Unsuccessful experiments represented a "Catch 22" scenario, as negative results could mean either the DNA was not getting into the cells, or the DNA entered but could not be expressed ,at detectable levels. Subsequent experiments were designed The projects that will be discussed here include a basic study on the DNA

to increase the understanding of the processes involved in DNA uptake and composition of microalgal strains, with implications for the choice of reporter or expression and to.increase the probability of obtaining transformants by developing marker genes used to monitor gene expression in transgenic algae. Other aspects of mh||)1^05(esi :iffofrhieeU^i^¡etLirig^ cl?^5t:iiiiir5ie=i(^^LmrrHi L tDhinAaiPi£PUa£riPe£p?§feon in

Chlorella protoplasts,

? attempts to develop heterologous and homologous genetic markers for algal transformation,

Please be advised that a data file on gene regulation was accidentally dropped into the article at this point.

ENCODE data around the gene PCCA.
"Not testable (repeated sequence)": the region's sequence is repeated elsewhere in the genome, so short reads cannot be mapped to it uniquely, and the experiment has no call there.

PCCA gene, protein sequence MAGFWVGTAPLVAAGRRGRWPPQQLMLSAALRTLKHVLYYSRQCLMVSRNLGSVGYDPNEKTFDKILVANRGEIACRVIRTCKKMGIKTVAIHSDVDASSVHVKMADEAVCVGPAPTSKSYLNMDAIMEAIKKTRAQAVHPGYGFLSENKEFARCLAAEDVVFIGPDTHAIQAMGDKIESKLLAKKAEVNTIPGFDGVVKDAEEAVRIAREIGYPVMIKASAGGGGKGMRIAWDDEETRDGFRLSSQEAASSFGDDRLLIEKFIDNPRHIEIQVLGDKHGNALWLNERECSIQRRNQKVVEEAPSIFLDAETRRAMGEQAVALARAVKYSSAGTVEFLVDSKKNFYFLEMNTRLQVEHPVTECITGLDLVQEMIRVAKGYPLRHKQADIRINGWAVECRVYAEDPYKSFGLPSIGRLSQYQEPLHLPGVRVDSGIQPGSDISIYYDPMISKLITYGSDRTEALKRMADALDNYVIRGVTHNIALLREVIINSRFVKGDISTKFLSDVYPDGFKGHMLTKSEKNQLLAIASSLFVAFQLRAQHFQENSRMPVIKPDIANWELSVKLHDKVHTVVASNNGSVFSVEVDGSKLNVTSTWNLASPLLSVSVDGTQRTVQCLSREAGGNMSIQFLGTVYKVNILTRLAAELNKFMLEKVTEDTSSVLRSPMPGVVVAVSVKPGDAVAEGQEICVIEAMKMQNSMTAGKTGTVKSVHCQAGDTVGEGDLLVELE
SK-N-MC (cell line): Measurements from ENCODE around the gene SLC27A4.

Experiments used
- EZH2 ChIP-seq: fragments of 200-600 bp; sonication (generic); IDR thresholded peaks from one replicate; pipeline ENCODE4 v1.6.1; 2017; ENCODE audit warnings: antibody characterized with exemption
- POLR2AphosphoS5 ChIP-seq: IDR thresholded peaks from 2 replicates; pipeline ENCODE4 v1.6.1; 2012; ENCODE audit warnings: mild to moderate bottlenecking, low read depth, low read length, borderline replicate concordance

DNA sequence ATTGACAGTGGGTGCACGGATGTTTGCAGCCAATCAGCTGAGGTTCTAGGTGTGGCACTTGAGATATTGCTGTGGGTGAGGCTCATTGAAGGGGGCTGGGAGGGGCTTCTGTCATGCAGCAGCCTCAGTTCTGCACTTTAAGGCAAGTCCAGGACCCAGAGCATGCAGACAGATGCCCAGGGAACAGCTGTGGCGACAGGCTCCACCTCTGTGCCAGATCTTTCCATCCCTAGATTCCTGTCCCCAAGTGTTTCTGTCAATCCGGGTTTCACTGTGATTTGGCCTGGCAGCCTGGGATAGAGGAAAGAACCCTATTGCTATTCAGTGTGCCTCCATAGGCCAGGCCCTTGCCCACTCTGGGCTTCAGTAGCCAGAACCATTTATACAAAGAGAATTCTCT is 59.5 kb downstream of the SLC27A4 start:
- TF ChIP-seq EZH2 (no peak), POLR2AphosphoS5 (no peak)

? the development of methods to introduce DNA into algal cells through the cell wall, and

? the successful development of a stable genetic transformation system for diatoms.

Once the methods were available to obtain genetic transformants, efforts were made to use the transformation system to manipulate lipid content in the algae by overexpressing or downregulating key genes. In addition, the transformation system was used to introduce a reporter gene under the control of various regulatory sequences, to better understand the regulation of gene expression in microalgae.

Analysis of Microalgal DNA Composition: